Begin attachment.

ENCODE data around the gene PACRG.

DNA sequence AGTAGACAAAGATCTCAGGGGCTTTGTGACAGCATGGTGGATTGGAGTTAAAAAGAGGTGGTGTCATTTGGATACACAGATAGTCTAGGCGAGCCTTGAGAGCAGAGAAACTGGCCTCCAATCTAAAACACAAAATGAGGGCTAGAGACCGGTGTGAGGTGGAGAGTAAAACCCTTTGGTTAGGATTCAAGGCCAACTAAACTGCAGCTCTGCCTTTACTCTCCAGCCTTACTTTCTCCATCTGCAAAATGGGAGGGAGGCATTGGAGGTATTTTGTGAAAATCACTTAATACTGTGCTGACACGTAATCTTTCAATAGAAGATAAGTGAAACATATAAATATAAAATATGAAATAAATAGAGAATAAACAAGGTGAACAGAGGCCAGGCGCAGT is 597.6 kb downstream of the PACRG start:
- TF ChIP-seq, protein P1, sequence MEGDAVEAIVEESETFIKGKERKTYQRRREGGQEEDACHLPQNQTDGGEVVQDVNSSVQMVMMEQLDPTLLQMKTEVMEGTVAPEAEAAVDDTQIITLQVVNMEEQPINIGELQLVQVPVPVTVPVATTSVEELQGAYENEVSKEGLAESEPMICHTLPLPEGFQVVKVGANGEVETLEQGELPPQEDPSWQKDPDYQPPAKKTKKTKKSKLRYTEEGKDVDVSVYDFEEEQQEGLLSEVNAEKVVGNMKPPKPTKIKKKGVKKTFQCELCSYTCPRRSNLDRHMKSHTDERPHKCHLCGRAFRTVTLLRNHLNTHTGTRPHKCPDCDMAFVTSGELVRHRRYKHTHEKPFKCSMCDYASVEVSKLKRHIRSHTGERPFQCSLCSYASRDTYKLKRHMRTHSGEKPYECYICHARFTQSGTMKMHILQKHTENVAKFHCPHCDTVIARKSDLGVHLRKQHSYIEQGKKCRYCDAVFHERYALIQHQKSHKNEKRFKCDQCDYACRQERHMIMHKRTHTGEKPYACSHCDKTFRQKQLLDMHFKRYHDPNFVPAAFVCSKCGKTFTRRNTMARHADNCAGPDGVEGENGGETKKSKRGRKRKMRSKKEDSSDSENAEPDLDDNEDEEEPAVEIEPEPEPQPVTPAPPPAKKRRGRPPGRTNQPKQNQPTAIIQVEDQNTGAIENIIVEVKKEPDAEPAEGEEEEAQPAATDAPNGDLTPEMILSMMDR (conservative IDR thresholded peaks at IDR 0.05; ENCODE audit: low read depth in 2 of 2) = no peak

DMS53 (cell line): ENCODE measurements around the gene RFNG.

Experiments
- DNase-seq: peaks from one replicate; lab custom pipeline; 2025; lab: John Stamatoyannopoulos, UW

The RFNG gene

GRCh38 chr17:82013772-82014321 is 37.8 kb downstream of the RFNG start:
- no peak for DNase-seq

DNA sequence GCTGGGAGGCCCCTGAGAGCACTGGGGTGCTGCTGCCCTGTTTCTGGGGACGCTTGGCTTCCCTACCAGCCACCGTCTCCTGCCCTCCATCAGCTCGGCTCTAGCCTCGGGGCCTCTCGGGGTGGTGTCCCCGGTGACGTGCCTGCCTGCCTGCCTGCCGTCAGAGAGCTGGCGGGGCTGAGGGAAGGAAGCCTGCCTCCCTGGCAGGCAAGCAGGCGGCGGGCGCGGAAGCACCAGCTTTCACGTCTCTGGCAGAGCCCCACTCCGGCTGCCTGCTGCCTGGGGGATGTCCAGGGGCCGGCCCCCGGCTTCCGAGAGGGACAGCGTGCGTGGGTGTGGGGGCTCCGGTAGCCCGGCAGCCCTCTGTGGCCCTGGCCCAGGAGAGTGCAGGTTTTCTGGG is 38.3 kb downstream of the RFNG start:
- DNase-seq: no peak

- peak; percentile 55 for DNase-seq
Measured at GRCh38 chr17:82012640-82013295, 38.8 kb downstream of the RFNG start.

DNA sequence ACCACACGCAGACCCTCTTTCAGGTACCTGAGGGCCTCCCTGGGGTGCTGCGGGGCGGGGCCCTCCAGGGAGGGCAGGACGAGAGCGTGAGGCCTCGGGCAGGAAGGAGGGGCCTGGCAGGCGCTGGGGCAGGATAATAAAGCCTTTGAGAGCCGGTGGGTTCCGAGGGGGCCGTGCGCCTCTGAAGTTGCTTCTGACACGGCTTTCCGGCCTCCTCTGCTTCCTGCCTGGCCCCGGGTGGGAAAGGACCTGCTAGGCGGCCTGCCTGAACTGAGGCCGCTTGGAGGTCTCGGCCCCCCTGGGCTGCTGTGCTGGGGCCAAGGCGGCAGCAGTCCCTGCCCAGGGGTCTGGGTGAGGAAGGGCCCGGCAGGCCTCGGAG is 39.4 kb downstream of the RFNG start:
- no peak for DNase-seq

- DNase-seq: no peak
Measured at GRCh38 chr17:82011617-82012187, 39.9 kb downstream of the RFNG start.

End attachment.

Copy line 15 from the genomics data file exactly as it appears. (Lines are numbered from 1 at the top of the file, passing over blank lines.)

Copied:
- no peak for DNase-seq